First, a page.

SLU news

Food from waters important for transforming food systems

Published: 16 November 2022
Photo: SLU Global

In connection to Shakuntala Thilsted's appointment as honorary doctor at SLU, a meeting and a workshop was held with WorldFish and researchers at SLU, active in aquatic research. The purpose was to explore joint interests and possibilities for future collaborations.

SLU is the academic partner in a collaborative WorldFish project in Sub-Saharan Africa. The project aims to increase the income and improve food security of 5,000 smallholder aquatic food producers as well as reduce waste and pollution in Kenya, Nigeria and Zambia. To further explore potential for future research collaborations between World Fish and SLU, the opportunity was taken for a meeting and a two-day workshop during Dr. Thilsted’s visit in connection to her appointment as honorary doctor.

At the meeting Dr. Thilsted (WorldFish Global Lead for research on nutrition and public health) and Hampus Eriksson (WorldFish Lead, Solomon Islands) talked about WorldFish’s interests going forward:

– The vision and the mission of the new strategy of the CGIAR centres, to which WorldFish belong, are food, land and water systems in a climate crisis. This is the first time that water and water systems are included. With that, we at WorldFish have a very influential role to play, said Dr. Thilsted.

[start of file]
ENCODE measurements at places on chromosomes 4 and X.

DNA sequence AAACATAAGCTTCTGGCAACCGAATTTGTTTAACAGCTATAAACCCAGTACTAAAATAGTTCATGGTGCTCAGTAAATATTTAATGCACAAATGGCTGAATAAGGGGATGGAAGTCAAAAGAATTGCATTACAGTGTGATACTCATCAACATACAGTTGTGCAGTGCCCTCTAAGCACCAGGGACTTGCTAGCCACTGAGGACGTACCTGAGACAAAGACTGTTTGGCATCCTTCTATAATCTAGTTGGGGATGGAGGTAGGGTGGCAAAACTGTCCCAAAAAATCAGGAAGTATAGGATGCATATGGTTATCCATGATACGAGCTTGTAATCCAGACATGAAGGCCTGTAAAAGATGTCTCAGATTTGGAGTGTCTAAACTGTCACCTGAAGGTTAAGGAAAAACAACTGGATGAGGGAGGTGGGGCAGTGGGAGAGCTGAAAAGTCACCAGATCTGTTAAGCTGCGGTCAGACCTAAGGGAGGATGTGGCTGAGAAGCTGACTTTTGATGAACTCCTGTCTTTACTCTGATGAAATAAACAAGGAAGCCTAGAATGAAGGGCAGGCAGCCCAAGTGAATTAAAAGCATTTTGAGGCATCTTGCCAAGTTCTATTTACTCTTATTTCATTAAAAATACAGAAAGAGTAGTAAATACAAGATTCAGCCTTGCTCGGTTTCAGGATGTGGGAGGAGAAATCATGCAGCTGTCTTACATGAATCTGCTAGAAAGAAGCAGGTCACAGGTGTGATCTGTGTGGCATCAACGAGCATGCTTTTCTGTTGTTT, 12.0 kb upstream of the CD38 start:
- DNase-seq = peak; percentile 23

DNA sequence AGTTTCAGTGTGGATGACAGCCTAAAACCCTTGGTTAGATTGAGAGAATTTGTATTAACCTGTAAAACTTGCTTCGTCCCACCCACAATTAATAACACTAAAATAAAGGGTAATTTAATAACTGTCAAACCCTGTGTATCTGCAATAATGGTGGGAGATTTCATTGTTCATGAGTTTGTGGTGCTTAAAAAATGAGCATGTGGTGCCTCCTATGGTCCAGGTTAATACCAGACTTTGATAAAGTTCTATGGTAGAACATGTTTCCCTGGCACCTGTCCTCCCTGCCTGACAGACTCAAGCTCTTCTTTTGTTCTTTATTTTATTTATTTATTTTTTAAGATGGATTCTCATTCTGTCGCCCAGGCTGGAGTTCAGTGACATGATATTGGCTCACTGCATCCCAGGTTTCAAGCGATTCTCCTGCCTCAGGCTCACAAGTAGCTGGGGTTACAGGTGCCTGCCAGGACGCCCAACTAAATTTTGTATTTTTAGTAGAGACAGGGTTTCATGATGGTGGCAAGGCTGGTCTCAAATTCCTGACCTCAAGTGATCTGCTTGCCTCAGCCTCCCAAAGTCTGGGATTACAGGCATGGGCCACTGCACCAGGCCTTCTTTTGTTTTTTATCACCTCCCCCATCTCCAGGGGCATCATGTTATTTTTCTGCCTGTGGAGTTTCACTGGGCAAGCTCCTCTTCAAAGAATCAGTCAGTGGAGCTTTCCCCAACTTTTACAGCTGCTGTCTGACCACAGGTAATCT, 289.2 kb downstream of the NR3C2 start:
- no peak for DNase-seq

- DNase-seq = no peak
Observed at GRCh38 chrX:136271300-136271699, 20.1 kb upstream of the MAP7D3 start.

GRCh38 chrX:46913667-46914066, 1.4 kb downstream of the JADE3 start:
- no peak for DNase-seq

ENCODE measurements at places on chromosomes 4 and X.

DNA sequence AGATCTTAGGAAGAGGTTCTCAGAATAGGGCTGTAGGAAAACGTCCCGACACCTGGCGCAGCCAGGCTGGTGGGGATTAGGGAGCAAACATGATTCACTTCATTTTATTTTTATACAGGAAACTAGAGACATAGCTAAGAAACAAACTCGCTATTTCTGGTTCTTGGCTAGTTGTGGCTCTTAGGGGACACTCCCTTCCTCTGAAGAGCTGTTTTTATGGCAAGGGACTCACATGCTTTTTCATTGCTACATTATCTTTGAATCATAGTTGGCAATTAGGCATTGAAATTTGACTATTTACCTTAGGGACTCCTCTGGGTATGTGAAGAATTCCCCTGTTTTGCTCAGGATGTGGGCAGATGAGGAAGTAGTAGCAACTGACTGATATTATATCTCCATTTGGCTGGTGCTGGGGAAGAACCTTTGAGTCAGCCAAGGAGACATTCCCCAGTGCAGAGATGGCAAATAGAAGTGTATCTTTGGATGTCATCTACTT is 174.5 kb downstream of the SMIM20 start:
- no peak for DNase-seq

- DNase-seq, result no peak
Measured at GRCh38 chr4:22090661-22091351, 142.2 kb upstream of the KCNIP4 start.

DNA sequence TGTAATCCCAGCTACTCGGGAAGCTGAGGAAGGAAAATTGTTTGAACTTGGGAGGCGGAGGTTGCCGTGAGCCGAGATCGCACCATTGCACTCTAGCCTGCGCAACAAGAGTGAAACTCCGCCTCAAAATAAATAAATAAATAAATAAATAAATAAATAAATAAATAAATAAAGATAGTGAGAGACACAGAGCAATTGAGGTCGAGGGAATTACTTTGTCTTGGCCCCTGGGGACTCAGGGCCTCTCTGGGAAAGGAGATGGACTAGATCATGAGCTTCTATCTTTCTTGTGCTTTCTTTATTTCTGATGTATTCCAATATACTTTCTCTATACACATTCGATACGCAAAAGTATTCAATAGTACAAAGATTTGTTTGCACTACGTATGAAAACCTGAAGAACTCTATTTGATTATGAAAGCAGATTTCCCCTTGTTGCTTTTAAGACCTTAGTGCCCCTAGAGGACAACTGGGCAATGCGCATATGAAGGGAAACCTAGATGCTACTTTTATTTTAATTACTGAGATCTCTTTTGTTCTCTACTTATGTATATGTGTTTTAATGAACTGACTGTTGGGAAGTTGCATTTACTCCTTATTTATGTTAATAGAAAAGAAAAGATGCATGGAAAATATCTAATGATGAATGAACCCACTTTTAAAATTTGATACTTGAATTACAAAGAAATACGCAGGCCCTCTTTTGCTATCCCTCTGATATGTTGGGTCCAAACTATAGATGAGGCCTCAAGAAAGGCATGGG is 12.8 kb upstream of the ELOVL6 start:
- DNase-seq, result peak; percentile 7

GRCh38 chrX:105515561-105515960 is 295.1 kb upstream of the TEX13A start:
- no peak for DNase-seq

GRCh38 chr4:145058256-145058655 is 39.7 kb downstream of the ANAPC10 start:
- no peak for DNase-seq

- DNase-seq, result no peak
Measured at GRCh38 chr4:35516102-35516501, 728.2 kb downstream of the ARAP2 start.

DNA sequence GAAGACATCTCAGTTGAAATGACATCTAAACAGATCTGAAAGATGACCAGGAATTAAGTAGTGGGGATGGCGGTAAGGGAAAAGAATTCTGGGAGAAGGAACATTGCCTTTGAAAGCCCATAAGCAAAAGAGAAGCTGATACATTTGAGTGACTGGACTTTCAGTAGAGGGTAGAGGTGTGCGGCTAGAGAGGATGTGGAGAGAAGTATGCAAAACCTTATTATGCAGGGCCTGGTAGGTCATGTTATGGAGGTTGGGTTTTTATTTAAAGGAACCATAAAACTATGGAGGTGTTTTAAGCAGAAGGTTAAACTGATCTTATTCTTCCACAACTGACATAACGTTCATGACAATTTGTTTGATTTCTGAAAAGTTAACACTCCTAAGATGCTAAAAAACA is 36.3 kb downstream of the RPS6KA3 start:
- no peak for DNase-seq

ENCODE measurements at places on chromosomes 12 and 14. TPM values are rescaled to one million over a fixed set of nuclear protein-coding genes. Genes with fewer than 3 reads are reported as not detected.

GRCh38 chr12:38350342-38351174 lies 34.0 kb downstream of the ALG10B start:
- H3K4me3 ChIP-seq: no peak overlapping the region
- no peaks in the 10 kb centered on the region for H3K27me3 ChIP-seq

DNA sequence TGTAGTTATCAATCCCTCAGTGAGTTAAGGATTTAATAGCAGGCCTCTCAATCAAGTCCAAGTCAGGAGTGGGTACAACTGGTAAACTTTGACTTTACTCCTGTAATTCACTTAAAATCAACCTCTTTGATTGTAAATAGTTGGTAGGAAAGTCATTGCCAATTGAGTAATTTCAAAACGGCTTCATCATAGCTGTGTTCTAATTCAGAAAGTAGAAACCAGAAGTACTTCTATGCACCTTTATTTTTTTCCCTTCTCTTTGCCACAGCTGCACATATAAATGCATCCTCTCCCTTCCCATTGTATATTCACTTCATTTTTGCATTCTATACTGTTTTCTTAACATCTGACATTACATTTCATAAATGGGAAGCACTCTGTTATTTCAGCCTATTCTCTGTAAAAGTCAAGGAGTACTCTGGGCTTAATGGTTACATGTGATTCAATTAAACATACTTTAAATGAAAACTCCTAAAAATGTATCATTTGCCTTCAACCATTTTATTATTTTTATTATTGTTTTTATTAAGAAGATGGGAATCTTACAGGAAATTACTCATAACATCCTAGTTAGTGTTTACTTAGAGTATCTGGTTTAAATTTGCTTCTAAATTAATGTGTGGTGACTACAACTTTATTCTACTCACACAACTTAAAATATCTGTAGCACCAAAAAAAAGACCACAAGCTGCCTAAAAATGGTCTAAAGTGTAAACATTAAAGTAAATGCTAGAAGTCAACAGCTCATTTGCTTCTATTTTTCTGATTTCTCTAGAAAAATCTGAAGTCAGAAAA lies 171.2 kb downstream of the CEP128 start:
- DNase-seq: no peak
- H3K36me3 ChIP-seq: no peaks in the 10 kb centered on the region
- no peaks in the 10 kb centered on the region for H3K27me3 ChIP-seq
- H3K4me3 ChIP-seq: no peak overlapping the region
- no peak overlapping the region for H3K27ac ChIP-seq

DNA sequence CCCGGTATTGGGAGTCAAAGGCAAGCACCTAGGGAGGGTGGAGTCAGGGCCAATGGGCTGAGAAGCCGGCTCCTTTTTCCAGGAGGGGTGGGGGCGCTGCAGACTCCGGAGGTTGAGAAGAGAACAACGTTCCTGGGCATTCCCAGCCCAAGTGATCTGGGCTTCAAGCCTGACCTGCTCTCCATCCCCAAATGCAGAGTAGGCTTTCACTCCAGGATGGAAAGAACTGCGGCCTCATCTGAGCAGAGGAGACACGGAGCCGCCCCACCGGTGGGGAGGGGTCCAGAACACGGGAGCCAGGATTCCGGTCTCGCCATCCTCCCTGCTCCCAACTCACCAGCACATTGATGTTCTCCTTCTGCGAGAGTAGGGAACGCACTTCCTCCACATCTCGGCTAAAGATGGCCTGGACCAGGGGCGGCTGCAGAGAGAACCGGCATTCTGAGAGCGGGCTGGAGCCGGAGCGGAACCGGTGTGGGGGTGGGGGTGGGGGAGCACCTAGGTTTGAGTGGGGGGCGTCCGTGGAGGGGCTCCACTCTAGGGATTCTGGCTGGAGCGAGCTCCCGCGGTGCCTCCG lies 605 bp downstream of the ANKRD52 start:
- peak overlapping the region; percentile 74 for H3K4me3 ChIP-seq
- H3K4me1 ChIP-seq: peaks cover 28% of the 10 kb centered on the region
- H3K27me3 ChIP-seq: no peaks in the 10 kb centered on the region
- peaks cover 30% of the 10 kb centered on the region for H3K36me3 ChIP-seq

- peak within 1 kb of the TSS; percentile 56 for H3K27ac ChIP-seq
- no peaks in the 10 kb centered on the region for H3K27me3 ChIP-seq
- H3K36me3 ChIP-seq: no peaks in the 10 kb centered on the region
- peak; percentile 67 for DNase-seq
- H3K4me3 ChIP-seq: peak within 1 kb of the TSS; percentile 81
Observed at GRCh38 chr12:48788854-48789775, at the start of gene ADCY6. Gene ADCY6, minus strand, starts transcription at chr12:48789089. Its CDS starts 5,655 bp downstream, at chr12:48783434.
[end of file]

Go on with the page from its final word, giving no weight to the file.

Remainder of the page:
– When people talk about aquatic foods, they usually think about fish, and some very few fish species. To go from there to aquatic food systems is a very big hurdle. But at the same time, it is very exciting because the diversity of aquatic foods is so vast. Fish is only a small part of the diversity. Very few people talk about diversity because it is not related to income and the economic value that is generated.

– It is interesting that at the CGIAR, we have five impact areas, very much in line with the focal points mentioned in SLU’s global policy: Nutrition, health and security; Poverty reduction, livelihoods and jobs; Gender equity, youth and social inclusion; Climate adaptation and mitigation; and Environmental health and biodiversity. So, there is a very high alignment were we and SLU can work together. I look very much forward to our future collaborations, Dr. Thilsted concluded.

– At our centre we don’t have anyone focusing specifically on climate change in Africa and the Pacific. So, this is one area where we can come together with SLU. Feed development is another example. The goal is to build on something that SLU could lead, said Hampus Eriksson.

A round of short speeches by the SLU researchers followed, where they talked about their interests in relation to WorldFish and possibilities for the future. Upcoming research calls from EU was presented by SLU’s Grants Office. After that an open and lively discussion took place.

The workshop was organised by Charlotte Berkström at SLU Aqua and the meeting by SLU Aqua and SLU Global.